issued. This contact number is available on any P4Parking warning notice and is placed throughout the private grounds as well as being on all permit documents issued by and on behalf of P4Parking.
    The area where your vehicle was charged has a policy to which all attending vehicles must park within
    the pre-informed parking criteria. The contravention you have been breached with specifically is for:

    Parked In A No Parking Zone
    Although I sympathies with your concerns, at the time of your vehicle contravention and subsequent
    issuance with a Parking Charge Notice the vehicle was in breach of the above and therefore, correctly
    charged under the power given to us by the landowner. When parking on private land, a motorist freely enters into an agreement to abide by the conditions of parking in return for permission to park. It is the motorist!!!8217;s responsibility to ensure that he or she abides by any clearly displayed conditions of parking.
    With regards to your appeal of the parking charge issued and having inspected all data available, which includes your letter and contents of appeal, photographs taken at the time of the charge issued by the warden and all additional 3rd party information available to us, we must make the following points very clearly.
    It is the duty of the driver to read the signage placed on the development. The signs on the
    development clearly state "All vehicles parked within these private grounds and not displaying an
    authorised parking permit or parked outside of this development!!!8217;s parking regulations will be charged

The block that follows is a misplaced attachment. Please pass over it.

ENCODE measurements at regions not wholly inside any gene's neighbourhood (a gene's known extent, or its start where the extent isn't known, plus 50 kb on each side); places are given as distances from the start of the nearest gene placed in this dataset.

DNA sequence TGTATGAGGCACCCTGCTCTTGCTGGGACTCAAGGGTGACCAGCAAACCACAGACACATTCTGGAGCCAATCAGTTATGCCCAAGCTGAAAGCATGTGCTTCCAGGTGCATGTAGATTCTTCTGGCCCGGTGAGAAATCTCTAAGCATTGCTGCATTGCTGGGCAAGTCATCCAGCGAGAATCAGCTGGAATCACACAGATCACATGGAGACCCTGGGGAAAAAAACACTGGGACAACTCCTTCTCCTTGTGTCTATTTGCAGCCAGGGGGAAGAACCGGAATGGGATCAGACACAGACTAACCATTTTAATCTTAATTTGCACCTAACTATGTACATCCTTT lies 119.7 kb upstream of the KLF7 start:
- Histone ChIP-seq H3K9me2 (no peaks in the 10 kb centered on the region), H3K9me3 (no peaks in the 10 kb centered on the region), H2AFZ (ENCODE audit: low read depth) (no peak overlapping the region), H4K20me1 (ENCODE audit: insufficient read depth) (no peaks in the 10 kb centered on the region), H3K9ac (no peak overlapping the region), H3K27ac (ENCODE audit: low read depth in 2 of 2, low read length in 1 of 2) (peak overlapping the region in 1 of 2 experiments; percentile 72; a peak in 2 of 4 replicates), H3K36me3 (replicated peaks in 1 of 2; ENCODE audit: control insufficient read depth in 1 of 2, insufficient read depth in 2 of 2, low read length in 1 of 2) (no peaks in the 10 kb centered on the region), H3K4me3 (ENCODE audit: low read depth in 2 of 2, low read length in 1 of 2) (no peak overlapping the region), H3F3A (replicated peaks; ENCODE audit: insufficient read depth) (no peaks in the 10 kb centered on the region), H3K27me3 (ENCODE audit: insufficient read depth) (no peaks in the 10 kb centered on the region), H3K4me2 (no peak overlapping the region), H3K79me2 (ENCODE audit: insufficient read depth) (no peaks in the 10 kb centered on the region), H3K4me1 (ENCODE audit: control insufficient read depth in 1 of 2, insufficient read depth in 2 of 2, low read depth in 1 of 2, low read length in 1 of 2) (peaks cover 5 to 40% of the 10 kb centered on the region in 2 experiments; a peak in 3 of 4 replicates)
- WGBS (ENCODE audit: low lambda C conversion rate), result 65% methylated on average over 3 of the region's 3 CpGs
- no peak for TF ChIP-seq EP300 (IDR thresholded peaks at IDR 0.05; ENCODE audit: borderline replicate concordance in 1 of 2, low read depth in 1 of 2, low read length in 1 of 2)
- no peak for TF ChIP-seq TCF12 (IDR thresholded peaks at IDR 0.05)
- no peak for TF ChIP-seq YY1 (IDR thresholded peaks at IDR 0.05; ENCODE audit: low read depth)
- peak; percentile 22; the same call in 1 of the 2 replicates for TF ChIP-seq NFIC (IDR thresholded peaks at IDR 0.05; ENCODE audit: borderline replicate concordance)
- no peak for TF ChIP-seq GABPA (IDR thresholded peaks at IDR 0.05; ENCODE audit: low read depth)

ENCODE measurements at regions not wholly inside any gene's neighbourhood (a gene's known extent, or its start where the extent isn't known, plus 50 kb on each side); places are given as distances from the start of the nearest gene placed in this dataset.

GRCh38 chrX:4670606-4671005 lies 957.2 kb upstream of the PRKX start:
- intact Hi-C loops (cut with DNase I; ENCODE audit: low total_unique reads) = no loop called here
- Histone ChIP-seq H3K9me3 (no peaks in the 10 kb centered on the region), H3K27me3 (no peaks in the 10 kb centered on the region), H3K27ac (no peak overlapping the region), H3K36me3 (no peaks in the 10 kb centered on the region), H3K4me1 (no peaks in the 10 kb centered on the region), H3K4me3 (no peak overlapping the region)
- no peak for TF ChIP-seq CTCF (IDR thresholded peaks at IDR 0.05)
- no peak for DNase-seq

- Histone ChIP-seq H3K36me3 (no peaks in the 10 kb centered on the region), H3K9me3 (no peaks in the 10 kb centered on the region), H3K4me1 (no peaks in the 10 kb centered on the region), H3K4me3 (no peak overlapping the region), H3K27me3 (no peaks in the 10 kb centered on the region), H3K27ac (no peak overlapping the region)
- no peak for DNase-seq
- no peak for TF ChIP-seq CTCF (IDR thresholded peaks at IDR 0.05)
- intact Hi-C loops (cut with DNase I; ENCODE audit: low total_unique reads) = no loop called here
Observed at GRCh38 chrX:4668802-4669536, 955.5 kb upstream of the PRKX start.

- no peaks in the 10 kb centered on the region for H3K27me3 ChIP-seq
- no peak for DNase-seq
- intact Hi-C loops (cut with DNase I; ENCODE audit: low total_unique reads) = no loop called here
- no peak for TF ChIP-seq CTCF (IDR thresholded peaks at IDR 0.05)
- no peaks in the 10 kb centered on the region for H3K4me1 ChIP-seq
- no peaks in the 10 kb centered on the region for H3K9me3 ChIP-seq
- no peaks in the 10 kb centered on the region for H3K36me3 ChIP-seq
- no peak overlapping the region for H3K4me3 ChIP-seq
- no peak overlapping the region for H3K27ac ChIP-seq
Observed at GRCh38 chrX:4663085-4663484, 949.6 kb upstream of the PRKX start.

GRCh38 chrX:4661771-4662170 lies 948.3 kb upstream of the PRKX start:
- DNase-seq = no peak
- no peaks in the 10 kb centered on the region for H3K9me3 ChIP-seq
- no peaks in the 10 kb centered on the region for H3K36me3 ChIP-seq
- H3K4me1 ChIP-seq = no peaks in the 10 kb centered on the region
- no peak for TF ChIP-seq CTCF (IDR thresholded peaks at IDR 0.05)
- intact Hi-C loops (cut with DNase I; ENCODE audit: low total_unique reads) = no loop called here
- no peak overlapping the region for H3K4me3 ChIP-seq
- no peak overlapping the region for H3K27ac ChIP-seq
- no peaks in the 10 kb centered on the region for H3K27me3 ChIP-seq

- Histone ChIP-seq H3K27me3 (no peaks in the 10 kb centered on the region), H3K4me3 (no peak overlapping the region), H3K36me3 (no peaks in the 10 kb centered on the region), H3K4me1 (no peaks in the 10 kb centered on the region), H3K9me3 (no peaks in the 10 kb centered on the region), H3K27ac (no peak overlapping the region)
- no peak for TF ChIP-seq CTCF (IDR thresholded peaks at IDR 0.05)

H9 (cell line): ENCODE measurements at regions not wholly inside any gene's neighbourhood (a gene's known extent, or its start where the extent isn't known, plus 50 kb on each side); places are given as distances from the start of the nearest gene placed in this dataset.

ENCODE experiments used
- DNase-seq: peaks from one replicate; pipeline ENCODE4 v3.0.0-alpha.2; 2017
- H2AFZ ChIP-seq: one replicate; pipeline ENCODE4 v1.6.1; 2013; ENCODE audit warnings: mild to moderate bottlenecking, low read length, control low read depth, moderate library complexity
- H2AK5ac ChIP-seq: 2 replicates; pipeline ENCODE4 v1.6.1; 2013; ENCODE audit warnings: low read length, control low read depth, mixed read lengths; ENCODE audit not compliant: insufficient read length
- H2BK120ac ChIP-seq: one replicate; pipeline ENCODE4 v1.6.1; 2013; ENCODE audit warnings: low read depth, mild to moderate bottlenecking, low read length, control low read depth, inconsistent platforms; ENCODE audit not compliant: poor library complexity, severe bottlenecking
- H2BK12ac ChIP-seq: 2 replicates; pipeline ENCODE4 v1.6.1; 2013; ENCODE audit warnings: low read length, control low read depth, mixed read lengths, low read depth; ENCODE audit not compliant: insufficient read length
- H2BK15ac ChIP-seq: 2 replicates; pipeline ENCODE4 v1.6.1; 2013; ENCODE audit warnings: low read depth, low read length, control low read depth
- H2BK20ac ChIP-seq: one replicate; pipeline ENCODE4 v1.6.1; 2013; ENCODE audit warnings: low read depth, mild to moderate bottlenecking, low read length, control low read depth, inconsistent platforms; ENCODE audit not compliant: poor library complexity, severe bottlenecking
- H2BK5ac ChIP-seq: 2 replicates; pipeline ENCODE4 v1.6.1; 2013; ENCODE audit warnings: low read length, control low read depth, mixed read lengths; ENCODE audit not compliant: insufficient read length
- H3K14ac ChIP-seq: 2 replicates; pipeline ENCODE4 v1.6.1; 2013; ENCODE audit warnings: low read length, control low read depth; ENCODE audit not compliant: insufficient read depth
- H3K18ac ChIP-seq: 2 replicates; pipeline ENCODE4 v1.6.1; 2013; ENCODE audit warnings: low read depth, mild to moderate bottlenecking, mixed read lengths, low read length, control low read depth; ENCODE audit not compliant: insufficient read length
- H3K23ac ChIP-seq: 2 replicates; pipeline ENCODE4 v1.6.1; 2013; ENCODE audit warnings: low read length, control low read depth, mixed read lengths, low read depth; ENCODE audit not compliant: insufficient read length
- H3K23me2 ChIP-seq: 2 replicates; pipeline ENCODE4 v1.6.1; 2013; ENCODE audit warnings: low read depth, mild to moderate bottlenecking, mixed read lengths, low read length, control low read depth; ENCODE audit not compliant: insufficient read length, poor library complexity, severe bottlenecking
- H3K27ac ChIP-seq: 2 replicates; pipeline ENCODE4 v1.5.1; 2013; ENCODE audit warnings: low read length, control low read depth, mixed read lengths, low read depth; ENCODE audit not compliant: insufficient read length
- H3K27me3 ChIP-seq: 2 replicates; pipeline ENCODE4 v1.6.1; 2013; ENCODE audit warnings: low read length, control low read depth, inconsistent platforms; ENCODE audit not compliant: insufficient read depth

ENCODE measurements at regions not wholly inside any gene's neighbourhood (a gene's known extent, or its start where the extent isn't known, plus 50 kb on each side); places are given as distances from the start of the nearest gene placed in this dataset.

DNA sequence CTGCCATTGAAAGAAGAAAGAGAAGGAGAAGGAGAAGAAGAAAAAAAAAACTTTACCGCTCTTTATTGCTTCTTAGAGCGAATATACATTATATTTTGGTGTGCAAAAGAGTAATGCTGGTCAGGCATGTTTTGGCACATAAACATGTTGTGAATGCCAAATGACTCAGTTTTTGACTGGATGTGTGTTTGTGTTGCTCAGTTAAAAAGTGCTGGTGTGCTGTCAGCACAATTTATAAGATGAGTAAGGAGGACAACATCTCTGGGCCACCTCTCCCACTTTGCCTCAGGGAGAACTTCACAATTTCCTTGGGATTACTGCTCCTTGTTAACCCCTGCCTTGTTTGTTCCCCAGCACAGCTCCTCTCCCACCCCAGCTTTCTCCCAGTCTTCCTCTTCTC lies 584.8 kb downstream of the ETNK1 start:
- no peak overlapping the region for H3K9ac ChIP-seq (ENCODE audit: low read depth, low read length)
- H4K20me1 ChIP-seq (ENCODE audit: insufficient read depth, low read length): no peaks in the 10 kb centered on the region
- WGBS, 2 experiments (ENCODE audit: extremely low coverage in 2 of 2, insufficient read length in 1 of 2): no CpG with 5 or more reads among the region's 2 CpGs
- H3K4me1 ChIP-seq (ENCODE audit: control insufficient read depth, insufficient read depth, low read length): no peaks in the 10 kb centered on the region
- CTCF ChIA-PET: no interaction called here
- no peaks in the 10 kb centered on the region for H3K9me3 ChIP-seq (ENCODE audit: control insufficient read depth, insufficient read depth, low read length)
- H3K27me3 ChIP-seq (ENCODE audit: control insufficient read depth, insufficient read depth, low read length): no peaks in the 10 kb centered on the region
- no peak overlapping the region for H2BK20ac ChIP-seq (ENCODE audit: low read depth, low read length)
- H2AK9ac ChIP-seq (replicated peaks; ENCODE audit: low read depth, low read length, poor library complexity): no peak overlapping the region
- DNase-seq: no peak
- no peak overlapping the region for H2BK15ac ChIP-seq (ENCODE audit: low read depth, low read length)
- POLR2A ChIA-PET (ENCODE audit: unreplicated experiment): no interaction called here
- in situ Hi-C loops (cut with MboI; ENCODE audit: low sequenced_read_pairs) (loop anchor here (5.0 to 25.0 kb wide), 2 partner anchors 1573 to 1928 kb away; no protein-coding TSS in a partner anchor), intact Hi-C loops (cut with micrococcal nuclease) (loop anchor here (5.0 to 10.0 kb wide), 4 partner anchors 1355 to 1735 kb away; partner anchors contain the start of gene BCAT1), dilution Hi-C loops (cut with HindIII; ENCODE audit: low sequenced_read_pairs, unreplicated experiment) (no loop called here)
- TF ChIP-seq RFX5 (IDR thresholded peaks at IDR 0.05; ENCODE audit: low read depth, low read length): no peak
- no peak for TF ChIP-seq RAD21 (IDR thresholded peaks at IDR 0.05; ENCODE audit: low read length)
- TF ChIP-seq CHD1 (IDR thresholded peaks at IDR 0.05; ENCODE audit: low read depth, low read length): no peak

via the issuance of a parking charge notice. Enforcement may take place at any time!!!8221;
    Having read your statement, it is the motorist responsibility to read the warning notices on the
    development and abide to the parking regulations and adhere to the rules governing the parking of the vehicle(s) within the grounds. Your appeal will be responded to as sent to us via e-mail. As the keeper of this vehicle by refusing to name the driver does not void this parking charge notice. The warning signs in **location** are not only visible they comply with the BPA Code of Practice. NO PARKING ZONE's are designated areas within a development, where the landowners and or their agents neither authorise vehicle to be parked or indeed want vehicles parked under any circumstances. After examination of the pictorial evidence taken by the operative at the time this parking charge notice was issued and the proximity of the very clear NO PARKING ZONE sign that this vehicle is parked almost directly next to, which we are confident would have been evident, this parking charge notice was issued correctly. Furthermore there has been the opportunity to appeal this parking charge within 14 day's which was not the case, the full settlement amount of £100 is now due. The patrol officer has carried out his duties correctly as instructed by the landowner. Motorists parking on private land must comply with the advertised terms and conditions, therefore the patrol officer had reasonable cause to issue a parking charge notice on your vehicle. Therefore the parking charge notice was issued correctly according to the instructions set out by the